Worker Tensions About Returning To Office Bubbling Over

Office buildings are opening back up. Not all employees want to return.Source: BenefitsPRO, by Trudy Knockless

Some workers are so unhappy about returning to the office that they’re playing a legal card—asserting that they have a disability that necessitates that they work from home full time, employment attorneys say.

“Many are arguing COVID-related reasons, but it doesn’t have to be,” said David Barron, a member of the law firm Cozen O’Connor in Houston. “It could be some other type of disability that would warrant a reasonable accommodation to work from home.”

Workers seeking disability accommodations are relatively rare, attorneys say, but nonetheless reflect the strong resistance a sizable slice of employees are showing to any in-the-office mandates.

It’s a tricky landscape for corporate legal departments to navigate, attorneys say, in part because they could expose their companies to discrimination claims if they apply extensive flexibility to certain similarly situated workers but not others.

It doesn’t help that some workers are outright angry. Recently, a group of Apple employees, dubbed “Apple Together,” signed an open letter to the tech giant, rejecting a hybrid work model and asking the company to allow them to make their own decisions.

“Stop treating us like school kids who need to be told when to be where and what homework to do,” they wrote.

Apple suffered at least one high-profile resignation in resistance to its hybrid model, which requires that employees report to the office three days a week. The Verge’s Zoë Schiffer reported on Twitter that Ian Goodfellow, the company’s director of machine learning, resigned, writing in a note to staff in early May that “I believe strongly that more flexibility would have been the best policy for my team.”

About 60% of 200 contract workers for Google Maps in Bothell, Washington, recently signed a petition demanding that the outsourcing firm Cognizant Technology Solutions rescind a plan that they return to the office five days a week starting June 6. The workers, who cited health, child care and financial concerns, including an inability to afford the commute, won a 90-day reprieve late last week.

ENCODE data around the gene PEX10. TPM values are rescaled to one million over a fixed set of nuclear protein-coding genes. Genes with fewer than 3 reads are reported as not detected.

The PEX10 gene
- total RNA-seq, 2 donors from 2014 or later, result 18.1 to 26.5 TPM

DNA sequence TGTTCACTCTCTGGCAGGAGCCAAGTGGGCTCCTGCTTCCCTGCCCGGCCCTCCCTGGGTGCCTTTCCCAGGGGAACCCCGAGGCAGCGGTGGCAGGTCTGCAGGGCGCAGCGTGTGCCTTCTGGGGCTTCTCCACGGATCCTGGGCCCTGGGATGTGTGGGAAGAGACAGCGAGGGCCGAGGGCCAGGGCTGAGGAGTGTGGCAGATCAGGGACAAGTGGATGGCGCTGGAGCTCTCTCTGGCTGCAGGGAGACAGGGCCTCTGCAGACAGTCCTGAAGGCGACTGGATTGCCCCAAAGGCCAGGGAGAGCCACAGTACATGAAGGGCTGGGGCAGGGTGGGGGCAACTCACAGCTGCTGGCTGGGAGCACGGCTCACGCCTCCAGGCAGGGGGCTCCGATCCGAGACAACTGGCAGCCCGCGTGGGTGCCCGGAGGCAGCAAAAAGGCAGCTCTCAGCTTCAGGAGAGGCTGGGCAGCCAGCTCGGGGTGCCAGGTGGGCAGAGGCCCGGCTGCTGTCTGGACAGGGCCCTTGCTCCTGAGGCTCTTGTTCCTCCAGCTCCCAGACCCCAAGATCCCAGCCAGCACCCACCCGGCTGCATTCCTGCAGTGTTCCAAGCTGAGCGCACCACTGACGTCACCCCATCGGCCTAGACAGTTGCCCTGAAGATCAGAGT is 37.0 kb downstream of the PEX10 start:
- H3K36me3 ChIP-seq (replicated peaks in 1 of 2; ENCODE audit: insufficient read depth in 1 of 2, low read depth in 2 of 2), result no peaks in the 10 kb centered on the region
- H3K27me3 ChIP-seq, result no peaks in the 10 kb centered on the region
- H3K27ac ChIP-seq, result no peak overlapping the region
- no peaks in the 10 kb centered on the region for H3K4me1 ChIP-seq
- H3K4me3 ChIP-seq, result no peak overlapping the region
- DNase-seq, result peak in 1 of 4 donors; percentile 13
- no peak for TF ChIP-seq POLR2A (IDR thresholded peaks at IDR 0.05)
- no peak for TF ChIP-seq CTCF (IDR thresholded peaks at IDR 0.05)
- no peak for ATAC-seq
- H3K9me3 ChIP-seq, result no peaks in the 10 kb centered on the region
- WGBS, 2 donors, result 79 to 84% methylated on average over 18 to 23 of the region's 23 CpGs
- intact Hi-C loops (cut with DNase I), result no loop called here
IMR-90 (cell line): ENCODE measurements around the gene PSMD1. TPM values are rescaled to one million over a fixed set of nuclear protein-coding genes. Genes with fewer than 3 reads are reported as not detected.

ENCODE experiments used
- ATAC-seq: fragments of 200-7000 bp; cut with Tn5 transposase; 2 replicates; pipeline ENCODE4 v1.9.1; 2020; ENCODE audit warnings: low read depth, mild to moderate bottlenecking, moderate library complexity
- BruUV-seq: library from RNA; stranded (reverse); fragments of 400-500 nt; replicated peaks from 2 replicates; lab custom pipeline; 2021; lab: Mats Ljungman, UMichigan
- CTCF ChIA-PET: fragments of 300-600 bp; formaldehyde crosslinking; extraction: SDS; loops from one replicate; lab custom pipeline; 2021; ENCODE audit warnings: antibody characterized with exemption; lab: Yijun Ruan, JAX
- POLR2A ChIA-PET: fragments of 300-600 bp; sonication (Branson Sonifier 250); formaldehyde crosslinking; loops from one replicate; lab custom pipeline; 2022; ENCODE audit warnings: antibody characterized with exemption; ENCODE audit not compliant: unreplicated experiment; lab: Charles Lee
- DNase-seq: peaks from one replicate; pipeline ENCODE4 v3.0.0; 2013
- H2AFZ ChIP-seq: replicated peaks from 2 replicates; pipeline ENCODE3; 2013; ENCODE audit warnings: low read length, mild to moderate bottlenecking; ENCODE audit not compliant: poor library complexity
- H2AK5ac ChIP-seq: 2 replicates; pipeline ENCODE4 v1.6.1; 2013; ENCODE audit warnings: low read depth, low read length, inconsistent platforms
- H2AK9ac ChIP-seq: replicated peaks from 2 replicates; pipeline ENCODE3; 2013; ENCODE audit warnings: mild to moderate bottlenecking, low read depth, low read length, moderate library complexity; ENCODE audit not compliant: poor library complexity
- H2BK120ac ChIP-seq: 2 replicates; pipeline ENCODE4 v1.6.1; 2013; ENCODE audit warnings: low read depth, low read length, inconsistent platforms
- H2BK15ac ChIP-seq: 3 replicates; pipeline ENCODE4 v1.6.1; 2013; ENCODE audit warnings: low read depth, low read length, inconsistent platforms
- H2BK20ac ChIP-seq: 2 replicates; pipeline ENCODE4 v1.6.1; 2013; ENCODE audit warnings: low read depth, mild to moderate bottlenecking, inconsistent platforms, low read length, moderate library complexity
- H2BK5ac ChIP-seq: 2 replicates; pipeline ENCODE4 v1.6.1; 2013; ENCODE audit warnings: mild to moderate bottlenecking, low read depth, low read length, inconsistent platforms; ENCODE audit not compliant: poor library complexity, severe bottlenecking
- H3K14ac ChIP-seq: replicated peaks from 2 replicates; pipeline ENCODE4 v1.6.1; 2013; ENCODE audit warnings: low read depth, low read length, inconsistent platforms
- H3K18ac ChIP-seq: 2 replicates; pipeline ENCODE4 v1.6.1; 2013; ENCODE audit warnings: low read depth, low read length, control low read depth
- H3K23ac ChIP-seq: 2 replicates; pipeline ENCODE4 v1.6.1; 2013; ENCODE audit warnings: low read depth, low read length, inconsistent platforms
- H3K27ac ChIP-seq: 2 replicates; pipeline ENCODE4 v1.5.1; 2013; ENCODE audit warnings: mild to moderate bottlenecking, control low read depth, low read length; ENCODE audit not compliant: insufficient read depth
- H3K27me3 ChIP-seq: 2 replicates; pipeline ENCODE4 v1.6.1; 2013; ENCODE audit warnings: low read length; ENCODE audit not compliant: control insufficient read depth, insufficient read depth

While employers do have a right to require that employees return to the office, employment attorneys and other experts say, they also need to take employee sentiment into account—or risk losing talent in a tight labor market.

“The request to return [to the office] is reasonable, but so are workers’ preferences for remote work,” said Jason Winmill, managing partner at Boston-based legal department consulting firm Argopoint.

“Many companies receive clear benefits from their staffs working in person, from enhanced collaboration to increased productivity from some employees,” he said. “Some workers, however, see the end of remote work as a new job benefit being taken away.”

‘Stakes have never been higher’

A survey released in late April by ADP Research Institute underscored how passionately workers want their flexibility. The survey of 32,000 workers in 17 countries found that 64% would consider looking for a new job if they were required to return to the office full time. Younger workers felt even more strongly, with 71% of 18- to 24-year-olds saying a full-time office mandate would lead them to consider another job.

“The pandemic signaled a paradigm shift as today’s workers re-evaluate the presence of work in their lives, and the stakes have never been higher for employers,” Nela Richardson, ADP’s chief economist, said in a statement.

During the pandemic, many workers have justified to supervisors that they must work at home by saying they are immunocompromised, employment attorneys say.

But Cozen O’Connor’s Barron said some workers seeking a more permanent work-from-home arrangement are seizing on disability protections in the Americans with Disabilities Act.

Title I of the ADA requires that an employer provide reasonable accommodation to qualified individuals with disabilities who are employees or applicants for employment, except when such accommodation would cause undue hardship.